As a result, her group needs to raise $180,000 in the next two months to continue helping more than 100 low-income seniors at the Pendrellis building for seniors in the West End and the Shiloh Place in Chinatown.

“This was a big shock,” she says of the setback. But there are more applicants than funding, including BC Housing programs such as the Community Housing Fund. A major developer who wanted to remain anonymous and another donor had contributed $3-million in private funding in partnership with Providence Living, to provide seniors housing at a site the developer owns. However, their project didn’t get accepted. They are hopeful it will get accepted in the future.

“It’s very upsetting, seeing how they are slipping into homelessness later in age, and government isn’t stepping up,” said Donald Mackenzie, who does philanthropic work in the Downtown Eastside.

BC Housing responded in an e-mail that, last September, a 58-unit housing co-op for seniors opened in Vancouver, using the Community Housing Fund. It was among four other seniors’ projects throughout the province. The province has also beefed up home care by 13 per cent in the last few years, trying to keep seniors in their homes.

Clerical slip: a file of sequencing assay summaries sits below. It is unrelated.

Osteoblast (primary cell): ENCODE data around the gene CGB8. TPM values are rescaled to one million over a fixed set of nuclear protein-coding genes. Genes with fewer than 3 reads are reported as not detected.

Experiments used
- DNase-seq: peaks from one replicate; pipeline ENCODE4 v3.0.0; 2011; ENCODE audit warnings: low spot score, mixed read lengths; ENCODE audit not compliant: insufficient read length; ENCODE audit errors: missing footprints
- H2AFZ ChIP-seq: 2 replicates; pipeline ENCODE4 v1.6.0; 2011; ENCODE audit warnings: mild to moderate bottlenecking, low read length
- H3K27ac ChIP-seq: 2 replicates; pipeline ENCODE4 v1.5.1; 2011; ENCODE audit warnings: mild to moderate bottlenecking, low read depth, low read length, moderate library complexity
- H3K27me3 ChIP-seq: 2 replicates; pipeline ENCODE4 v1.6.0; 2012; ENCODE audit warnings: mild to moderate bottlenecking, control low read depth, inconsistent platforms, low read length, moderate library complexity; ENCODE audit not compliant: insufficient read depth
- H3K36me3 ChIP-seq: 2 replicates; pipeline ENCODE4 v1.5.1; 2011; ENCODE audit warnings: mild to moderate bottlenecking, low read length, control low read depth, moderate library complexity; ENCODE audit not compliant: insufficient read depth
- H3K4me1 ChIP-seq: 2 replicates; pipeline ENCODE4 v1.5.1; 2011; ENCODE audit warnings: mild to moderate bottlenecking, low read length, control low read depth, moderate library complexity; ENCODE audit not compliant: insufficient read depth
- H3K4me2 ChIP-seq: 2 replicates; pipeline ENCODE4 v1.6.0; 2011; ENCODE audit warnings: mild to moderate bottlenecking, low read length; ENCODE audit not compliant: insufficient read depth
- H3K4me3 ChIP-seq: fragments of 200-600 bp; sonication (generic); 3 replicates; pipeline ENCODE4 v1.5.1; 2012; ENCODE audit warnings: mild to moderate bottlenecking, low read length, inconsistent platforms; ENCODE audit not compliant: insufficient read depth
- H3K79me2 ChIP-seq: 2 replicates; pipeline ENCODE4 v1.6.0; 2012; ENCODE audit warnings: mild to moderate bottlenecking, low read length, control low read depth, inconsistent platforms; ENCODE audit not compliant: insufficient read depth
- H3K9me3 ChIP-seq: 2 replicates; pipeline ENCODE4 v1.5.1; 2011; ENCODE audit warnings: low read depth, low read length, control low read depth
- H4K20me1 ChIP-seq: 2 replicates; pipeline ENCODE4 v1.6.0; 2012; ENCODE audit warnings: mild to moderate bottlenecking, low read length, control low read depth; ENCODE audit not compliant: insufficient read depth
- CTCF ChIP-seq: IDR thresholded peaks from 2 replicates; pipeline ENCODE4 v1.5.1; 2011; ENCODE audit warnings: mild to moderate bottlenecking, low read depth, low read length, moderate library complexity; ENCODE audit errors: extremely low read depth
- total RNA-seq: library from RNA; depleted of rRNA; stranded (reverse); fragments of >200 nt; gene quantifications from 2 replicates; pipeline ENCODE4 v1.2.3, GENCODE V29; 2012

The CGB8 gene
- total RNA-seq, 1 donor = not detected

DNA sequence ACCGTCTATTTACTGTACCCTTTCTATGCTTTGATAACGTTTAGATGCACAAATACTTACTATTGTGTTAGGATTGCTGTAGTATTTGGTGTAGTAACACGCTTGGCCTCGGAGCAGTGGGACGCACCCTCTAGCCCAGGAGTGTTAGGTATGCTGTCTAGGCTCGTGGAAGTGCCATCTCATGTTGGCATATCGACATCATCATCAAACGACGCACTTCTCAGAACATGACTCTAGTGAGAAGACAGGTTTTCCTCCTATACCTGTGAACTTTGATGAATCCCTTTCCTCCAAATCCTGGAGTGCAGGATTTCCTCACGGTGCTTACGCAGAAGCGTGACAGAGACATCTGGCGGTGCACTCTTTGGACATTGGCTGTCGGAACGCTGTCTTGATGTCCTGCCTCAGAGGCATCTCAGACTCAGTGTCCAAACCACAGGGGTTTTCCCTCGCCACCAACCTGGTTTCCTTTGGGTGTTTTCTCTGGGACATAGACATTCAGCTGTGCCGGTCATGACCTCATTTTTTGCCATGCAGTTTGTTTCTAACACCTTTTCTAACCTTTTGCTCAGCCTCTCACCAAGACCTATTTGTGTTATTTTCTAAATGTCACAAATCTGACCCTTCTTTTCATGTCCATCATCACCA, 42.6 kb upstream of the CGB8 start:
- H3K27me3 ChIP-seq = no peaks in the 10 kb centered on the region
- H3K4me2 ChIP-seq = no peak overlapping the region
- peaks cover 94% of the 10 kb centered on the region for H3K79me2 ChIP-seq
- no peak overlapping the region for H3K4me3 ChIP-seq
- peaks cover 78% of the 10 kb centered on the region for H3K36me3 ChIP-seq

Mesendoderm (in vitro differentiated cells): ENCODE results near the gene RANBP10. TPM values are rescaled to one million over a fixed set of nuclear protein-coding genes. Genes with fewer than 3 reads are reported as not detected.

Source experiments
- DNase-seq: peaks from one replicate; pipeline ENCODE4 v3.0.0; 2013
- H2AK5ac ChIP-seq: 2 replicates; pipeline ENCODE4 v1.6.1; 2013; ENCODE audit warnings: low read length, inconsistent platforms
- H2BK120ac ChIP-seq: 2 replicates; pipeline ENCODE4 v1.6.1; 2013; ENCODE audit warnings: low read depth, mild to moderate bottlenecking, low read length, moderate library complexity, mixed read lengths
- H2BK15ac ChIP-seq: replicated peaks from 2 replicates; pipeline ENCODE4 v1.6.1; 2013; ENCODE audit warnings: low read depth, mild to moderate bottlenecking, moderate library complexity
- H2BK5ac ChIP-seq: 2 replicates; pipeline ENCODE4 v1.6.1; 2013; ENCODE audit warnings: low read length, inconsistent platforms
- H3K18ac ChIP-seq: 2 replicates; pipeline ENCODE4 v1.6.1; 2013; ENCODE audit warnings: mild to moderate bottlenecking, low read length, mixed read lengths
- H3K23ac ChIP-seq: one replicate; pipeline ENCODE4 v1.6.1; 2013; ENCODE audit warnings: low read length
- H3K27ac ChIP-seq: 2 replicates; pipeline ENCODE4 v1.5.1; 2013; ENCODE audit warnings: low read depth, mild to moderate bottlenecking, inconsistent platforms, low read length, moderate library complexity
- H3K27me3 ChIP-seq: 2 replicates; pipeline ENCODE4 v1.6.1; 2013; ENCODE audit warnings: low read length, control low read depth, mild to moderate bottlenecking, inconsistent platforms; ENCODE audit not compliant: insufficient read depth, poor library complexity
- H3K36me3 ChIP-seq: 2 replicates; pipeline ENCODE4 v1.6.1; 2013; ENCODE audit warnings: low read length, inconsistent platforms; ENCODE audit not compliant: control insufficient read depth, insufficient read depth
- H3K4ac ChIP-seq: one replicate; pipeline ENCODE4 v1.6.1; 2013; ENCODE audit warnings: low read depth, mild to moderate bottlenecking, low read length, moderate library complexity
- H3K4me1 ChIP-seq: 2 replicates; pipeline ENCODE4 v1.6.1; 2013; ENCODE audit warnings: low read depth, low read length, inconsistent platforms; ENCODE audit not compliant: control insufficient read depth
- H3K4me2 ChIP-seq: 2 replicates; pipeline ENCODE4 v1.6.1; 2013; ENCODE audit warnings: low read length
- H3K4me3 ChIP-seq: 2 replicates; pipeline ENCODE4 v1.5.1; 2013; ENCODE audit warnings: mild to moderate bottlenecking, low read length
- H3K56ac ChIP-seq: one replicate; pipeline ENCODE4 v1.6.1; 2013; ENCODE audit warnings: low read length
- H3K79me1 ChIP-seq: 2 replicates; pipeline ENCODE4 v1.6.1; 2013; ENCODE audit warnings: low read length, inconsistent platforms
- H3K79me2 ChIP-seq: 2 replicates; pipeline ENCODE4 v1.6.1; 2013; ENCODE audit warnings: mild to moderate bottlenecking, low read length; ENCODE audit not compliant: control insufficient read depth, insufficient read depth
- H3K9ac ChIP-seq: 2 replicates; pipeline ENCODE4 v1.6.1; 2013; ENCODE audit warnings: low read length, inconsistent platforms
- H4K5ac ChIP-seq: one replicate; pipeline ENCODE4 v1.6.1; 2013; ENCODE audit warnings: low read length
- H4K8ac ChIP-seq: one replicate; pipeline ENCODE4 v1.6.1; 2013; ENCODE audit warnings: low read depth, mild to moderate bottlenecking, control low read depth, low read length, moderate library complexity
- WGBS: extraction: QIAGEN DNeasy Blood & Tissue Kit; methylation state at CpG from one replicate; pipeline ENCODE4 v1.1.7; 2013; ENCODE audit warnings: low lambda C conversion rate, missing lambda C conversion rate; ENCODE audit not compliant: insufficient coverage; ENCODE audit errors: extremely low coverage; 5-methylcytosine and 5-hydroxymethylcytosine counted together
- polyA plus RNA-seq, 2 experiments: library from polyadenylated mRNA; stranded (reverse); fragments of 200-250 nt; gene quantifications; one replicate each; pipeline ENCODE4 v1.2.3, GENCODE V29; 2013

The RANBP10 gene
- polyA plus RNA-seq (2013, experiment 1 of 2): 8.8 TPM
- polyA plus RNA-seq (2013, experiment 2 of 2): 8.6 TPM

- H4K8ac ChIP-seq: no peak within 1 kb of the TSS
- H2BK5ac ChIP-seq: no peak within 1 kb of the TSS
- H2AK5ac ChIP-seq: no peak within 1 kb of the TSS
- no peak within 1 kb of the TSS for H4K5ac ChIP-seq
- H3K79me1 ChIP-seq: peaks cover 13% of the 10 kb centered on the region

Often, seniors are represented in mainstream media as wealthy NIMBYs who are living in large houses. But according to a United Way report released last year, one in four B.C. seniors are barely making ends meet, with after-tax incomes of $21,800.

That seniors that are over-housed and enjoying equity gains is a very incomplete picture, says Virginia Holden, executive director of Greater Victoria Housing Society (GVHS), a non-profit developer of low-income housing. In recent years, Victoria has seen a growing homelessness problem with tent encampments in city parks and on streets. As the population ages, government needs to increase funding for seniors’ housing, she says. The province’s recent $110-a-month increase to rental subsidies for seniors was a welcome start, available for seniors with incomes up to $37,240. Qualifying seniors will also get a one-time top-up of $430.

But that is a small increase in the face of growing rents. In the West End neighbourhood alone, the median rent was $1,750 as of last fall, according to the Canada Mortgage and Housing Corporation.